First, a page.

I’ve mentioned before how I usually know the ending of a story before I know anything else about it. I end up writing my way to the very last line, which is always there during the process.

I’ve also mentioned before what my theory is on stories. That they are all around me, and really, really want to be told and don’t care how they’re told. So if I outline, or talk about a story before I’ve finished writing it, then it’s been told. The story is happy and it goes away and I’ll never finish it. Which is why I’m careful not to talk a lot about a work in progress.

So this week, while visiting with my friend Jenni, we got to talking about the writing process and I realized that my two comments above are connected in a way. If I don’t know the ending, there’s no tension. If I talk about a story, basically tell it instead of writing it, there’s no tension. And without that tension, I won’t write.

That got me wondering if ‘tension’ is the right word. Could it be anticipation? Is it the mystery of the unknown? Not knowing the story, discovering it as I write it?

Well, what’s the definition of ‘tension’? Skipping over to an online dictionary I find the expected definitions of stretching and tightening. But then I also find this: ‘a balance maintained in an artistic work between opposing forces or elements’ and ‘an inner striving, unrest, or imbalance…’.

For all you artistic types out there (not just writers), isn’t that what it feels like before the project is finished? A simmering sense of anticipation, inner striving toward something unknown, and a lack of balance? These things, I think, are what drives someone to create. Would I take the time out of my busy life to write 100,000 words if I wasn’t striving toward fulfilling the anticipation, toward finding that balance? Think of the huge, heavy mental sigh you give when your creativity is captured on paper or canvas or even in your job.  I know I usually am overwhelmingly relieved that I made it to that very last line before the story escaped.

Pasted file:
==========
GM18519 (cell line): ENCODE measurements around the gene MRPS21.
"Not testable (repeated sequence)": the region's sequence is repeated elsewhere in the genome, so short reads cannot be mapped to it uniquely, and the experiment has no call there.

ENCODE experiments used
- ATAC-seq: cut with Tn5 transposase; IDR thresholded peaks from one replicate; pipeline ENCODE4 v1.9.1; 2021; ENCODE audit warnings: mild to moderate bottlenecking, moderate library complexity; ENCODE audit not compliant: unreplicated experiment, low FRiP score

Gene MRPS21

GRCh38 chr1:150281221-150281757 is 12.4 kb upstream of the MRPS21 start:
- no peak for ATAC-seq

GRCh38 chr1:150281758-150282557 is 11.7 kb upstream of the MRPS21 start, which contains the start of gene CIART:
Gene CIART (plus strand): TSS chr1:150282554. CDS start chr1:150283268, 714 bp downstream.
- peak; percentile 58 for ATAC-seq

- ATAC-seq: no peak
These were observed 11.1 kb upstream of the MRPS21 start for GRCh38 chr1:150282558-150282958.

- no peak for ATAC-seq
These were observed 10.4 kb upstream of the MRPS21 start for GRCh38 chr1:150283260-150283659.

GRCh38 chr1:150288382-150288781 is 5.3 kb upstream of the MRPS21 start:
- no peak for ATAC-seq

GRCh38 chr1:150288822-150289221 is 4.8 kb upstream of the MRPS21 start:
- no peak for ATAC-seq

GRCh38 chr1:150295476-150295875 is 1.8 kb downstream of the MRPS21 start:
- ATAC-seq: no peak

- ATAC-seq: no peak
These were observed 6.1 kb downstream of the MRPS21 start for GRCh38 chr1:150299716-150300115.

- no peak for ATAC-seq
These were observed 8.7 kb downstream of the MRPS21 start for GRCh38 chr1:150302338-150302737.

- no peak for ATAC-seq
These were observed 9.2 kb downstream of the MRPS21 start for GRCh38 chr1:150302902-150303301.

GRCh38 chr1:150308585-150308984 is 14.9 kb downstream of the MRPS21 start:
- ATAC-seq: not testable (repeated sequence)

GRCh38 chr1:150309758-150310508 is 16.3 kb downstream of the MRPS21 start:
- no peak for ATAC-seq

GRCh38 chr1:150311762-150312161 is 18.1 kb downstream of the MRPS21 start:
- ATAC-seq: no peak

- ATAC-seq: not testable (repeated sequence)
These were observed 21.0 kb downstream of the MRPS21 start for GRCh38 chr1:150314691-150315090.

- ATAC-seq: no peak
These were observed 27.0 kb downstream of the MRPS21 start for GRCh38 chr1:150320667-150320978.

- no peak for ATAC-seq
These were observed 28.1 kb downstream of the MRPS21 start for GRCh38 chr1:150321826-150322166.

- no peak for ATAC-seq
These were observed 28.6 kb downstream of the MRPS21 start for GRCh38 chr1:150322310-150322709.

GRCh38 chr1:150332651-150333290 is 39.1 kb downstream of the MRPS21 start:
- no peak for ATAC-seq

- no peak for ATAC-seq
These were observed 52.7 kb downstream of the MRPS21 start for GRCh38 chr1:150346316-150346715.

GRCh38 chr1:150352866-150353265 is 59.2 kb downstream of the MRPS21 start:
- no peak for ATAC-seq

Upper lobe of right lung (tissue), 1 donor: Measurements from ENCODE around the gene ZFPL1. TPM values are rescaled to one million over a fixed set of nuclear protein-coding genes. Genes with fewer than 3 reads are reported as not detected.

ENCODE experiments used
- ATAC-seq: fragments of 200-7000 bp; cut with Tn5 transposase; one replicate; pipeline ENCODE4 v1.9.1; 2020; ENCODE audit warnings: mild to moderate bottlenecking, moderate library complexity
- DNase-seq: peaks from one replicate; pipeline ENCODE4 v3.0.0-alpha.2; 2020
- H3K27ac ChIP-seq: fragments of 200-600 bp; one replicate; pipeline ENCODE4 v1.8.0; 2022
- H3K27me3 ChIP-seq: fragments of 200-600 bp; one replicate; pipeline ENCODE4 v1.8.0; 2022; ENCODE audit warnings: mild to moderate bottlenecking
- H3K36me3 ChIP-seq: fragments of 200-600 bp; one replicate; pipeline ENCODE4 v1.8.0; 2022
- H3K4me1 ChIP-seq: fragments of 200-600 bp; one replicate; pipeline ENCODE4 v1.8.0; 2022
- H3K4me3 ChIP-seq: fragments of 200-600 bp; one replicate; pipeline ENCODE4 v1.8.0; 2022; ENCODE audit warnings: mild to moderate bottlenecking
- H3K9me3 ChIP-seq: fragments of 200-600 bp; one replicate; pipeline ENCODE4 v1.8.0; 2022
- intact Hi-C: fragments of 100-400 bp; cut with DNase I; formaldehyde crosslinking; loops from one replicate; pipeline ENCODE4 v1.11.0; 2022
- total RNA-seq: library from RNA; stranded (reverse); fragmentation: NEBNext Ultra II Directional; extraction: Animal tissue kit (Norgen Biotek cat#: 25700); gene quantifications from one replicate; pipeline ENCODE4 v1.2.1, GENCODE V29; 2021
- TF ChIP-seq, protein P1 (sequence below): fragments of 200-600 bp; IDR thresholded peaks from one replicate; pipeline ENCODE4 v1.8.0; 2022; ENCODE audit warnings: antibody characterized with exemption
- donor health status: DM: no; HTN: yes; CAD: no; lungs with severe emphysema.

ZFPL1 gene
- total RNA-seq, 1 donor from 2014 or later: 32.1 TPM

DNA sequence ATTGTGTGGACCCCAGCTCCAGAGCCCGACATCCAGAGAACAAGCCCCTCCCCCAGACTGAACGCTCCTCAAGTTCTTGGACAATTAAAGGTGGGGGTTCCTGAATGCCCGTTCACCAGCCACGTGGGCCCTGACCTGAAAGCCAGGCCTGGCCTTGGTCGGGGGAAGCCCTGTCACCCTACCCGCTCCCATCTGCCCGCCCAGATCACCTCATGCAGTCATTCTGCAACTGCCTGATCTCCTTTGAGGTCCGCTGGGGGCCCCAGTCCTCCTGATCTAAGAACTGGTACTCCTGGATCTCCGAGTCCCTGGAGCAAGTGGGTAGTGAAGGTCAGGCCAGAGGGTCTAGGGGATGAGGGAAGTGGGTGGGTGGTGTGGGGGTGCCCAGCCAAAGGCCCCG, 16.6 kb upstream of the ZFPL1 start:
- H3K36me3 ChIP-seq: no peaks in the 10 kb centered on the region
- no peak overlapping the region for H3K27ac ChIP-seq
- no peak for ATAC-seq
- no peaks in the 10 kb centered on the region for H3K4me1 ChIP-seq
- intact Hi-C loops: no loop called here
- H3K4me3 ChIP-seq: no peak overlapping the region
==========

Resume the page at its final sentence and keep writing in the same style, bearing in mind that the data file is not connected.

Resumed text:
So I guess ‘tension’ is a good word. However, I read a blog post a week or so ago about how, when you’re struggling to find just the perfect word in your story, and nothing seems to work, to use the definition instead. I agree with that because the phrase ‘an inner striving or unrest’ explains the writing process, for me at least, much better than ‘tension’.

How does it feel for you, before you pick up the pen, the paint brush, the crochet hook, the garden trowel, the hammer?


3 thoughts on “Tension?

  1. For me anticipation is a better word. I begin with a vague idea about what I want to create and then begin. Often the finished item is not at all what i envisioned. usually better, sometimes not. Love Jani


  2. ‘An inner striving or unrest’ explains the writing process for me, too. I’m either striving to say something in a newish or visceral way, or I’m trying to walk a reader through my characters’ unrest in a way that illuminates, and I hope entertains a little or a lot along the way. I don’t always know my ending before I’ve begun, though. That may be why it’s so hard for me to finish things a lot of the time.


    • It’s weird but I usually know the exact last line. I may not know who says it or why, but I can see it. It just takes a long winding road to get to that line! I like your description of illuminating unrest. That’s so perfect because that’s what we want to do for a reader, illuminate, not shine a spotlight. I think that I, as a reader, want to find my way. Illumination, to me, is like candlelight. I don’t want the author to turn the high beams on and say, ‘go this way’. And you do a wonderful job with that illumination by the way.


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